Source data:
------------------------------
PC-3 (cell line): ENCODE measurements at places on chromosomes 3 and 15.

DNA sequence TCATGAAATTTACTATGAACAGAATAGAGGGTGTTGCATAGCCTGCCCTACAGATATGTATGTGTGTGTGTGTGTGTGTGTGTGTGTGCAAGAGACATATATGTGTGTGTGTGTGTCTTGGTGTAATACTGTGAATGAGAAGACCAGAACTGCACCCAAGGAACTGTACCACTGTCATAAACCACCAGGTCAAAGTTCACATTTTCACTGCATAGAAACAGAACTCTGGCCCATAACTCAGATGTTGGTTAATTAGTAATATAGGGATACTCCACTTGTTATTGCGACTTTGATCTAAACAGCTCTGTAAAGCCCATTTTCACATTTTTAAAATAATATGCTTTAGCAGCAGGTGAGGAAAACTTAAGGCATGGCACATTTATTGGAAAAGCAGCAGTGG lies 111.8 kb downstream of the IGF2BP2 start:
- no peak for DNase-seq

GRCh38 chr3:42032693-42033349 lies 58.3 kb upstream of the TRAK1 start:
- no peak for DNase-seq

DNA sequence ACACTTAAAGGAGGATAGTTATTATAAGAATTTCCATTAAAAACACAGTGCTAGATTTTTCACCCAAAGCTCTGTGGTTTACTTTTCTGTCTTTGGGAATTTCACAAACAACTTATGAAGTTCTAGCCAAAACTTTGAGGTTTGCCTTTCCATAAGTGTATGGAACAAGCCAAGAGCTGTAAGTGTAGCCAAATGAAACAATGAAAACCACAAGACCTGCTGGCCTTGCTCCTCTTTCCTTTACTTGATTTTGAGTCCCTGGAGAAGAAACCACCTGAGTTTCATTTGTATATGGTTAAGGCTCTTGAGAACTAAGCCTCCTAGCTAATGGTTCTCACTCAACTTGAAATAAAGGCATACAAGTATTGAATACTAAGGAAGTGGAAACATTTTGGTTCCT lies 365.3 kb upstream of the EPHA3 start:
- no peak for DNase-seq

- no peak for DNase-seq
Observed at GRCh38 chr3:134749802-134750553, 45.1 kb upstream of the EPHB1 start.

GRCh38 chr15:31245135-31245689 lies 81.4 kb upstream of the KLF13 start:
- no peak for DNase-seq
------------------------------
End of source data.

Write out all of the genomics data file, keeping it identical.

PC-3 (cell line): ENCODE measurements at places on chromosomes 3 and 15.

DNA sequence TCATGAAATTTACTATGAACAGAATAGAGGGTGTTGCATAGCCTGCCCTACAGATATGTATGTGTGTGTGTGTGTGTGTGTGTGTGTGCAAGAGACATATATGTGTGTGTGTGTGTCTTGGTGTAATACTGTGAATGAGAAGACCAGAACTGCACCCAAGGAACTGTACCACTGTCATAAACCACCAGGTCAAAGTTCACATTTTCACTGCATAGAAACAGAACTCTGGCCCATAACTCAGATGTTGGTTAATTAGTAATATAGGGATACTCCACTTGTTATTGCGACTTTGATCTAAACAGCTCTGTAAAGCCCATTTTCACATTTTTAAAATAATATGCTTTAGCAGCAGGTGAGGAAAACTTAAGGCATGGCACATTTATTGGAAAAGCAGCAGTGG lies 111.8 kb downstream of the IGF2BP2 start:
- no peak for DNase-seq

GRCh38 chr3:42032693-42033349 lies 58.3 kb upstream of the TRAK1 start:
- no peak for DNase-seq

DNA sequence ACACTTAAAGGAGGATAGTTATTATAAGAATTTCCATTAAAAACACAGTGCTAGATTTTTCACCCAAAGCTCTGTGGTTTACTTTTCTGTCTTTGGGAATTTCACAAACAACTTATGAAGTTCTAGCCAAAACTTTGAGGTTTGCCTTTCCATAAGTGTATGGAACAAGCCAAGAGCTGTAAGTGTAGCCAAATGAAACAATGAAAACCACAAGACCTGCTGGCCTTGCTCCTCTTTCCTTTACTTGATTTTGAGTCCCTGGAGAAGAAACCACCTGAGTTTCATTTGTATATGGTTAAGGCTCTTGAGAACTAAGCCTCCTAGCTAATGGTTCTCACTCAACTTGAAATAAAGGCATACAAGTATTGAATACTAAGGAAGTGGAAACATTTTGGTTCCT lies 365.3 kb upstream of the EPHA3 start:
- no peak for DNase-seq

- no peak for DNase-seq
Observed at GRCh38 chr3:134749802-134750553, 45.1 kb upstream of the EPHB1 start.

GRCh38 chr15:31245135-31245689 lies 81.4 kb upstream of the KLF13 start:
- no peak for DNase-seq